KATHMANDU, Nepal — There are “no survivors” from the Yeti Airlines plane crash near Nepal’s new Pokhara Airport, authorities said Monday.
“Three bodies are now left inside the deep gorge,” K.C. said. “It’s very difficult to go inside the gorge, which is 300 meters deep and very narrow.”
Prem Nath Thakur, spokesperson for Kathmandu’s Tribhuvan International Airport and a member of the rescue coordination committee, said authorities had recovered both black boxes, the cockpit voice recorder and flight data recorder, from the crash site. They will be handed over to the investigation committee members, who reached the crash site on Monday, Thakur said.
The flight departed from the capital, Kathmandu, around 10:30 a.m. local time Sunday bound for Pokhara, a city about 125 miles west of Kathmandu that is popular with tourists.
The flight was expected to take about 25 minutes, and authorities were alerted of the crash about 11 a.m., Assistant Sub Inspector Rudra Thapa of the Pokhara police said Sunday.
The cause of the crash was not clear Monday, which was declared a national day of mourning.
Video footage showed the aircraft, an ATR 72-500 twin-engine turboprop propeller plane, flying low and tilting to its side seconds before it went down. Other videos posted online showed the plane on fire, with large plumes of smoke emerging from the crash site as dozens of people crowded around it.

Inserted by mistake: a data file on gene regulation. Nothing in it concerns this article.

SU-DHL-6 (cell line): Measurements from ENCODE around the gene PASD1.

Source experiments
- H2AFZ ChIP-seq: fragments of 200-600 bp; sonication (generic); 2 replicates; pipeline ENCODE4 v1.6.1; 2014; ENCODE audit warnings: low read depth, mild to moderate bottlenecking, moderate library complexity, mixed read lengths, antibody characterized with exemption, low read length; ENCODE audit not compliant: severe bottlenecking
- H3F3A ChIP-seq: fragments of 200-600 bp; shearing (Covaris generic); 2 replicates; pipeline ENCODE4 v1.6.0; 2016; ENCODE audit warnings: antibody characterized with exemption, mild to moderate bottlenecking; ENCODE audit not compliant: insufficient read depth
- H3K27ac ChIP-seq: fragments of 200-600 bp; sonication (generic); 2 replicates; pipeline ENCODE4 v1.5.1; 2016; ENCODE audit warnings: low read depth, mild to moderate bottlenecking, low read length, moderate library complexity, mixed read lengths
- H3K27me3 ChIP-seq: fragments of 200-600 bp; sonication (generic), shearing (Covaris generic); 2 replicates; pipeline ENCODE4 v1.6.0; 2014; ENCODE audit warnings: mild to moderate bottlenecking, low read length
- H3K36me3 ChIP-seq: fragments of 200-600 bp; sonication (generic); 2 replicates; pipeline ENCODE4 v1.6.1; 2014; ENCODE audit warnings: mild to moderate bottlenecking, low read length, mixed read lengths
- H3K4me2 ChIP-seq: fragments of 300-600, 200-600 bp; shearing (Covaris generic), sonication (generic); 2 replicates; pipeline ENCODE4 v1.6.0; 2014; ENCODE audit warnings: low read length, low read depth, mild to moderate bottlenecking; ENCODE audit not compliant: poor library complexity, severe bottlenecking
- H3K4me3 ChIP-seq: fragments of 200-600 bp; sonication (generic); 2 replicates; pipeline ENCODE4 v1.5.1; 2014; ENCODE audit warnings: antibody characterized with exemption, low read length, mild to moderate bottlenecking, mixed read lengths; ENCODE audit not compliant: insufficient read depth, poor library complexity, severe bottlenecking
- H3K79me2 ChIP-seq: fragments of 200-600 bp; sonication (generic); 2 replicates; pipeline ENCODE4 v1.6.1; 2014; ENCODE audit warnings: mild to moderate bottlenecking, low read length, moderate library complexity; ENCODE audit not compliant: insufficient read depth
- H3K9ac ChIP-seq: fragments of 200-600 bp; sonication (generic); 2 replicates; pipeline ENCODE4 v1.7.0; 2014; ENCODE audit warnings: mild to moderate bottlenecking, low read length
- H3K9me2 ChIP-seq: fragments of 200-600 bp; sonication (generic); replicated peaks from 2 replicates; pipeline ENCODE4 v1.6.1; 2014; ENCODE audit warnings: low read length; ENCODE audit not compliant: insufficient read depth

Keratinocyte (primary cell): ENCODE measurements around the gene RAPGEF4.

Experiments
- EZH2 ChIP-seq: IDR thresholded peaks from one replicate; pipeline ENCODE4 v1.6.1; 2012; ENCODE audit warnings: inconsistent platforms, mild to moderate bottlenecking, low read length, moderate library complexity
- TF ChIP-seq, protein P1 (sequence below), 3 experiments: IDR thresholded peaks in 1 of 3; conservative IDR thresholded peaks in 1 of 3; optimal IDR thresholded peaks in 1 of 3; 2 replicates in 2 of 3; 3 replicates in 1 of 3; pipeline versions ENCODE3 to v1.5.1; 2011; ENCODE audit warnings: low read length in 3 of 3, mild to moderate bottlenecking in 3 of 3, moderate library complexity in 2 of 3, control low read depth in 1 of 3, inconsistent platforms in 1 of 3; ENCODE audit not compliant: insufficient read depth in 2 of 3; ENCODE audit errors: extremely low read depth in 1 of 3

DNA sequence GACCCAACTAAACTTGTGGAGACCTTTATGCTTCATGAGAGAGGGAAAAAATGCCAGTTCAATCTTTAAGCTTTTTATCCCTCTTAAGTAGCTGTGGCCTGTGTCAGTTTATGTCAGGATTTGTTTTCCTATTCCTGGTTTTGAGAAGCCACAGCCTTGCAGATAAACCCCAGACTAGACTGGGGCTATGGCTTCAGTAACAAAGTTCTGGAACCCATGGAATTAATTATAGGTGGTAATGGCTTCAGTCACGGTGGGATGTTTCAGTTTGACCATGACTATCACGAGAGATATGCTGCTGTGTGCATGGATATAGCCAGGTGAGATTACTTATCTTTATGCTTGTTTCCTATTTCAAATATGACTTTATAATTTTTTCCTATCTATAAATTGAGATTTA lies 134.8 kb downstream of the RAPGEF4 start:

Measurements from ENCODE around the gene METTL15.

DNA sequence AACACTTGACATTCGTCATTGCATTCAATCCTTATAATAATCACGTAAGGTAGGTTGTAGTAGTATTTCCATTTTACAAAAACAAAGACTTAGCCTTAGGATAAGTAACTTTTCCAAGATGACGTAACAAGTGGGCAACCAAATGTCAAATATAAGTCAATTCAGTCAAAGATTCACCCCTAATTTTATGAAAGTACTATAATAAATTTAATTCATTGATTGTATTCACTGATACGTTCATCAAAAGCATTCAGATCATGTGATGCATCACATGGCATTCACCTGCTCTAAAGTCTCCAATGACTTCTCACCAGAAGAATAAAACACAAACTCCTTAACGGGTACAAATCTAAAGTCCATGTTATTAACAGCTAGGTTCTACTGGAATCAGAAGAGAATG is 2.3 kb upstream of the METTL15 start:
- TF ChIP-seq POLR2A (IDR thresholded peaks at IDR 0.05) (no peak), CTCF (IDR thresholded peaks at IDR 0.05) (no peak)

Bodies of Nepali victims who have been identified will be returned to families after postmortem examinations are completed, K.C. said. Bodies of foreigners that have been identified were set to be airlifted to Kathmandu on Monday, he added.
According to an airline statement, at least 53 Nepali nationals and 15 foreign nationals were on the flight, including five from India, four from Russia, two from South Korea, one from Argentina, one from Australia, one from France and one from Ireland.
Nearly 350 people have died in plane or helicopter crashes in Nepal since 2000, Reuters reported, and the European Union has banned all Nepal-based airlines from its airspace since 2013, citing safety concerns.
In May, 22 people were killed in a crash on a flight involving another twin-propeller plane operated by Tara Air, a subsidiary of Yeti Airlines. The plane departed from Pokhara’s old airport and was headed for Jomson, a tourist town about 20 minutes away.
Pietsch and Kasulis Cho reported from Seoul. Leo Sands in London contributed to this report.